During last Thursday’s question time in the House of Lords, the Labour peer Lord Dubs claimed that “the conviction of Stephen Ward is probably the most significant miscarriages of justice in modern British history... It seems to me part of a cover-up that has gone on since 1964.”
That “cover up” concerns documents relating to the case of Ward, a high-profile figure in the Profumo affair, and events which ultimately led to the resignation of Conservative Prime Minister Harold MacMillan, and a Tory defeat in the 1964 General Election.
Earlier this month, Mandy Rice-Davies – a former model who lived with Christine Keeler, the young woman at the centre of the Profumo affair – challenged a government assertion that potentially crucial documents concerning Ward’s case “could not be located”. Those documents are apparently in one of six files pertaining to the case, the other five of which are all available to the public.
Some have claimed that Ward was made a scapegoat in the scandal that rocked Parliament. Ward had introduced Keeler to John Profumo, the secretary of state for war: the couple embarked on an affair, before it was revealed that Keeler had also been involved with a Russian spy named Ivanov. Profumo famously lied to parliament, but his political demise was only delayed. Ward, however, was put on trial for living off the earnings of prostitutes, and the society osteopath committed suicide after he was found guilty.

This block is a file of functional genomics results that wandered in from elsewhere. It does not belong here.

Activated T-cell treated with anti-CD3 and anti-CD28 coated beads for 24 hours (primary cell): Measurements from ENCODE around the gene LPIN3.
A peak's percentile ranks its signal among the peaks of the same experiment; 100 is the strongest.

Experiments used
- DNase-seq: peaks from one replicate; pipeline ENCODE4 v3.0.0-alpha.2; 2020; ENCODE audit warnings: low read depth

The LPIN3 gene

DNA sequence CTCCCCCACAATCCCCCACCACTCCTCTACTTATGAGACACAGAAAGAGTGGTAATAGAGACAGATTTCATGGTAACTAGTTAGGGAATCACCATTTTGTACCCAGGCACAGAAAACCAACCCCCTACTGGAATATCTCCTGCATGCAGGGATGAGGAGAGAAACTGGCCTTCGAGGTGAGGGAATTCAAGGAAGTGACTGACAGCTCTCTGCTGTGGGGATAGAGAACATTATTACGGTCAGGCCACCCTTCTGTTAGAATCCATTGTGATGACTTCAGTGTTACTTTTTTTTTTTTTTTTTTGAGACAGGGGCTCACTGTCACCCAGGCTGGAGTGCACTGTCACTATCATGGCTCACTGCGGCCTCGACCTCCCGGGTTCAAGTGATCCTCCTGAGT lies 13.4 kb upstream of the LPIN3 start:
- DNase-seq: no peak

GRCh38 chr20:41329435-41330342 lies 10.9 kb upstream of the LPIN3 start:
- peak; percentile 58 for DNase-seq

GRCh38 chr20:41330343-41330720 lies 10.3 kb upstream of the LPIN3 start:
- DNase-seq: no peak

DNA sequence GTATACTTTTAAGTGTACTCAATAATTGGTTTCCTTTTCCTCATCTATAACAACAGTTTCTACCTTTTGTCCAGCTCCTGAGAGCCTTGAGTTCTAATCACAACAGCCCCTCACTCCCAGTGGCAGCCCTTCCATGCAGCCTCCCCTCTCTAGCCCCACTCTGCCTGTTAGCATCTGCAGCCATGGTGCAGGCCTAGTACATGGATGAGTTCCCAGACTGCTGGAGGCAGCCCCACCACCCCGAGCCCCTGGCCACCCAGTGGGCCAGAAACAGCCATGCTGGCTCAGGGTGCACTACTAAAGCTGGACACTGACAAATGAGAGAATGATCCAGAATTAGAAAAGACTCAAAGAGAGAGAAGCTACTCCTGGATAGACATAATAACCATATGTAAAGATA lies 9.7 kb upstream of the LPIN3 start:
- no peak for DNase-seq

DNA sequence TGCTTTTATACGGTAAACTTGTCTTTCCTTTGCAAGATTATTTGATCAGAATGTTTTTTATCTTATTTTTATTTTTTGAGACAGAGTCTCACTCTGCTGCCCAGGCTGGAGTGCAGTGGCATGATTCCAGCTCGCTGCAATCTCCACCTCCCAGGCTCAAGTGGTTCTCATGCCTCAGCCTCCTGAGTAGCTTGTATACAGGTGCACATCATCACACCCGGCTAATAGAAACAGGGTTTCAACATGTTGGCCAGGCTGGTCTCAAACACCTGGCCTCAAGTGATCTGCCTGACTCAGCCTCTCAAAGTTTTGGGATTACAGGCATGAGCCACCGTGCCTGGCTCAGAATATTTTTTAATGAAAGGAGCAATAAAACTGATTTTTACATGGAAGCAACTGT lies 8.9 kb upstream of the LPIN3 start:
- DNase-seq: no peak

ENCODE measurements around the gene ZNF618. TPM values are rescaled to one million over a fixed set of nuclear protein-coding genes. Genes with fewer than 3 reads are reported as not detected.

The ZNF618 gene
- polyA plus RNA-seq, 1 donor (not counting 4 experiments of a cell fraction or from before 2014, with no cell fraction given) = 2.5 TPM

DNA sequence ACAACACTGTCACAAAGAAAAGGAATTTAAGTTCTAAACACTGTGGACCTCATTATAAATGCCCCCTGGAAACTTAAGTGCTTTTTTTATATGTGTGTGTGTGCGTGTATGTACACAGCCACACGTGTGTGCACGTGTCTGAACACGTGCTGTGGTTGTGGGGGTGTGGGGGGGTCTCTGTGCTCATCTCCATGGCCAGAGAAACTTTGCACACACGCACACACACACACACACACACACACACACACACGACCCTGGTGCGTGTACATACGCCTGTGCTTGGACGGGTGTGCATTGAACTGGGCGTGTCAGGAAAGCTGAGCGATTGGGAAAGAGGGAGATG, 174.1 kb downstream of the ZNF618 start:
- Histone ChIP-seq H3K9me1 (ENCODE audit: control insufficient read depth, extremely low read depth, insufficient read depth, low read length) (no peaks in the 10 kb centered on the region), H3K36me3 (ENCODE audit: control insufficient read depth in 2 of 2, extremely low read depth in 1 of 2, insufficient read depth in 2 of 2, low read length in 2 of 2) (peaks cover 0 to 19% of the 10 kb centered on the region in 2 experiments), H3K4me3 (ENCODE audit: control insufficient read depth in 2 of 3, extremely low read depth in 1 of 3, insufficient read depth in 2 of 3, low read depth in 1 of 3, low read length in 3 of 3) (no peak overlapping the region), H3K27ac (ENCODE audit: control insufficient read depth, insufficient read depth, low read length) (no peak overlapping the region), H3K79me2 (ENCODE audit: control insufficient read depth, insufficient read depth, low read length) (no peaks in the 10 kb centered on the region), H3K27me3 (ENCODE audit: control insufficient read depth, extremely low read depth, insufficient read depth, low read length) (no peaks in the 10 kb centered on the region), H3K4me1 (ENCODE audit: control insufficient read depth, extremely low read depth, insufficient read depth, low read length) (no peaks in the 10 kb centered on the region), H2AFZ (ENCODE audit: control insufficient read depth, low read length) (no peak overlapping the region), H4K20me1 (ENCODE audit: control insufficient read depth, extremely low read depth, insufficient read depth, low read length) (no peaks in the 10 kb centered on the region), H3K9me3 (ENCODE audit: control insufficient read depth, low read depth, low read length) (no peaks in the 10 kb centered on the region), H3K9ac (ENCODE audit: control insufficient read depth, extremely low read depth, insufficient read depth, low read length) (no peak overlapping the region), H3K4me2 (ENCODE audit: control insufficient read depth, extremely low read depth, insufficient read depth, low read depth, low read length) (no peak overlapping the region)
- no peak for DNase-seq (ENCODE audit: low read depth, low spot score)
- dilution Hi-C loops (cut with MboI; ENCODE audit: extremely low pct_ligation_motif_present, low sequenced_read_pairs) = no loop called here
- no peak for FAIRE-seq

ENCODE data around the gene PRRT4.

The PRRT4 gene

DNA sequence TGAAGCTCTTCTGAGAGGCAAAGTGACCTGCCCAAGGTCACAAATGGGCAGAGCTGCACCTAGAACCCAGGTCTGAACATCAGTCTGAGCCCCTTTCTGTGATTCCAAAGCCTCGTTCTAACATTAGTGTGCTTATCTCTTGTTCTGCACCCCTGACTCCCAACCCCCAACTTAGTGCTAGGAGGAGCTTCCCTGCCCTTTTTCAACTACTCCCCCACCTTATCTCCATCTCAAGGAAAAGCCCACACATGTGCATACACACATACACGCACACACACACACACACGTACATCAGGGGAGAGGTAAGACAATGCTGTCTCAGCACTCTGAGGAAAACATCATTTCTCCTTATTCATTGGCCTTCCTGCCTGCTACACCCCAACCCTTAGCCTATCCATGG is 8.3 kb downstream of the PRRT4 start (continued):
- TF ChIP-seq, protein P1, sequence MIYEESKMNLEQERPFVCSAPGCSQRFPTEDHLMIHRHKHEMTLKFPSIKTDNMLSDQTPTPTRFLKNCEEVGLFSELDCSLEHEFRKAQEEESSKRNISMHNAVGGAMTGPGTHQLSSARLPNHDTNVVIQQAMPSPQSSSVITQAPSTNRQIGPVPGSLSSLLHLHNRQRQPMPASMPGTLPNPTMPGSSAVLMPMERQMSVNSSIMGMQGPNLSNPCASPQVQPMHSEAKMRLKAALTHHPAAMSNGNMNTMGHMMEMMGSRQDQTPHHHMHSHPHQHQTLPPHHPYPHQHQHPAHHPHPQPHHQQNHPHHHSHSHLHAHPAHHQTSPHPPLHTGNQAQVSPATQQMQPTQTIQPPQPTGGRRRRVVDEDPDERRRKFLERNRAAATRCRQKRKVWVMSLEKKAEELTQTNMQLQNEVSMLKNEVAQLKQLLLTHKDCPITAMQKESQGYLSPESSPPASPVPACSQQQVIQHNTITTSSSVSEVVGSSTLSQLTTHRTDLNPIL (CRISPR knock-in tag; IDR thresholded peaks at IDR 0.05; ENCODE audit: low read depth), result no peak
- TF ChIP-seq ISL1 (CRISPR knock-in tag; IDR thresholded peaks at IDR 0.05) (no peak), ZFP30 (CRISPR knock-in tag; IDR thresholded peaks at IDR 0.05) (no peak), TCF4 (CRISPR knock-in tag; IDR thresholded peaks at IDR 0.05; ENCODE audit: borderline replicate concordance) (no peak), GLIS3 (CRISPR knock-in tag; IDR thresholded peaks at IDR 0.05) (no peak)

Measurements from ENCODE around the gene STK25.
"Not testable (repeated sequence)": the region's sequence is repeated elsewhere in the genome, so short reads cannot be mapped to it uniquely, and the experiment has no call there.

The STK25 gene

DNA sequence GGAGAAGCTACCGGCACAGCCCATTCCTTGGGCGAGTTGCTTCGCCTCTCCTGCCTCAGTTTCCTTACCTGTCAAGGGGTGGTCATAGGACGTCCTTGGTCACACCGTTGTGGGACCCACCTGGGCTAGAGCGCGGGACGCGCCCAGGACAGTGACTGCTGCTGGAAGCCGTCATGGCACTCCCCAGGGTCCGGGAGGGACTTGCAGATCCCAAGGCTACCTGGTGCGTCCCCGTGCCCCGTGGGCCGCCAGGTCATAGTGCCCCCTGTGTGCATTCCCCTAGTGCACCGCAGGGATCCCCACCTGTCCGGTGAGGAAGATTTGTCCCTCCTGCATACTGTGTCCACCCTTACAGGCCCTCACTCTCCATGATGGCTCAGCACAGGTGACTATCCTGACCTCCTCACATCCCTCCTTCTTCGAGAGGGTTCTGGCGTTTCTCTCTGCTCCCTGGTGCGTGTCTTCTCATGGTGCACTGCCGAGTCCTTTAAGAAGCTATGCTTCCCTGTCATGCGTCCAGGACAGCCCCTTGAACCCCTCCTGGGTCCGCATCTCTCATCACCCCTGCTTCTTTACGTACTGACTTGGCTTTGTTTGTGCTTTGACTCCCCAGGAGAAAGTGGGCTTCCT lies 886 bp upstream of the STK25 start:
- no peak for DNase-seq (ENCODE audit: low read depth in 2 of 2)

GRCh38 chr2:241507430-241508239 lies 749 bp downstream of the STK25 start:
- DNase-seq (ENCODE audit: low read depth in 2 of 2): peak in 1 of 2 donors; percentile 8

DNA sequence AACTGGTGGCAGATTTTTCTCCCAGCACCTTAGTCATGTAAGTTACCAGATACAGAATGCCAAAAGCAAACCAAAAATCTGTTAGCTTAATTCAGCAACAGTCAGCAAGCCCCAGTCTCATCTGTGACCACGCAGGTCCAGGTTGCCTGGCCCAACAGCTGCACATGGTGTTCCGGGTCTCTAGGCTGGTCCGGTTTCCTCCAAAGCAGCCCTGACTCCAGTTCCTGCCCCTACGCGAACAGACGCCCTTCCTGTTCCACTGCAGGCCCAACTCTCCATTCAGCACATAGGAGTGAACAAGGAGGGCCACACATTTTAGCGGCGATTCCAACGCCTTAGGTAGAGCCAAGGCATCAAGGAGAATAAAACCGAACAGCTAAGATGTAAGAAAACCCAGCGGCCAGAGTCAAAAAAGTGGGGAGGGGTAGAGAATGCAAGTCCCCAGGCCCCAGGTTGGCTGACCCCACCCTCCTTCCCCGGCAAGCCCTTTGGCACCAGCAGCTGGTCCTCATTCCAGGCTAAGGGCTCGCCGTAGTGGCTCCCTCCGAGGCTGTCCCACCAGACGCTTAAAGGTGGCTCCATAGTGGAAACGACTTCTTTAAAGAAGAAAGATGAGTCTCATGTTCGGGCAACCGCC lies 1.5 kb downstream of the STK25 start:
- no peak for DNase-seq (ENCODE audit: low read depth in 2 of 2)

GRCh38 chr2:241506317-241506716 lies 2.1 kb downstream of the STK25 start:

Ms Rice-Davies believes the closed file contains a full transcript of the court proceedings and witness statements given in the lead up to trial, which could perhaps highlight issues with Ward’s conviction. But irrespective of what secrets the file may hold, and whether or not some documents have been mislaid, it looks like the truth may remain hidden until well after all the main protagonists have died.
With the fallout from the affair being felt during 1964, it is curious to note that the actresses who played Christine Keeler and Mandy Rice-Davies in the 1989 movie about the scandal... called Scandal were both born in 1964. Whilst Joanne Whalley (left, who portrayed Keeler) will celebrate turning fifty in August, today is her co-star Bridget Fonda’s birthday.
Bridget hasn’t been seen on the big screen for over a decade now, but as I approach my own half century, I just wanted to wish Bridget many happy returns, in the hope she’ll send me a card in June!!!
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